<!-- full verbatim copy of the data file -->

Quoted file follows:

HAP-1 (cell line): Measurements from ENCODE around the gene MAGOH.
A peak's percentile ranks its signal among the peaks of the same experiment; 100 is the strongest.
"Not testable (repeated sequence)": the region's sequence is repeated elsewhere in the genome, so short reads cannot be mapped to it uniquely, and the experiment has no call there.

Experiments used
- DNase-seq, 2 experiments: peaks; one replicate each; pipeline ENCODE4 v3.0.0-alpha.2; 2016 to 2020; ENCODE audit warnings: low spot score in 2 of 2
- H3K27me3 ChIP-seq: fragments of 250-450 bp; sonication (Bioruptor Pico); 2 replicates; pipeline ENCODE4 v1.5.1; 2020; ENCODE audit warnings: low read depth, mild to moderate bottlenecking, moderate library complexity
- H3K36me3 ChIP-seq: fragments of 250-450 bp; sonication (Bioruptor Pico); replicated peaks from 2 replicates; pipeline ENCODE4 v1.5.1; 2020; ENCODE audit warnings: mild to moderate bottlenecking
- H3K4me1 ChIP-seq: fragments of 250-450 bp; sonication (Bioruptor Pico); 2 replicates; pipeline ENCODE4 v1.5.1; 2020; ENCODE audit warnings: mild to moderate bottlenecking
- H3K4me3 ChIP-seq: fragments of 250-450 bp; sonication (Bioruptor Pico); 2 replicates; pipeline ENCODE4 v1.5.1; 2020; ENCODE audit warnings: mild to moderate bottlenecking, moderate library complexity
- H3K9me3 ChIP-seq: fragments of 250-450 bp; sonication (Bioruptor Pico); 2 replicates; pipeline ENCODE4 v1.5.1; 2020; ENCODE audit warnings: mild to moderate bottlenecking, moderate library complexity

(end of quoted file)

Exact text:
HAP-1 (cell line): Measurements from ENCODE around the gene MAGOH.
A peak's percentile ranks its signal among the peaks of the same experiment; 100 is the strongest.
"Not testable (repeated sequence)": the region's sequence is repeated elsewhere in the genome, so short reads cannot be mapped to it uniquely, and the experiment has no call there.

Experiments used
- DNase-seq, 2 experiments: peaks; one replicate each; pipeline ENCODE4 v3.0.0-alpha.2; 2016 to 2020; ENCODE audit warnings: low spot score in 2 of 2
- H3K27me3 ChIP-seq: fragments of 250-450 bp; sonication (Bioruptor Pico); 2 replicates; pipeline ENCODE4 v1.5.1; 2020; ENCODE audit warnings: low read depth, mild to moderate bottlenecking, moderate library complexity
- H3K36me3 ChIP-seq: fragments of 250-450 bp; sonication (Bioruptor Pico); replicated peaks from 2 replicates; pipeline ENCODE4 v1.5.1; 2020; ENCODE audit warnings: mild to moderate bottlenecking
- H3K4me1 ChIP-seq: fragments of 250-450 bp; sonication (Bioruptor Pico); 2 replicates; pipeline ENCODE4 v1.5.1; 2020; ENCODE audit warnings: mild to moderate bottlenecking
- H3K4me3 ChIP-seq: fragments of 250-450 bp; sonication (Bioruptor Pico); 2 replicates; pipeline ENCODE4 v1.5.1; 2020; ENCODE audit warnings: mild to moderate bottlenecking, moderate library complexity
- H3K9me3 ChIP-seq: fragments of 250-450 bp; sonication (Bioruptor Pico); 2 replicates; pipeline ENCODE4 v1.5.1; 2020; ENCODE audit warnings: mild to moderate bottlenecking, moderate library complexity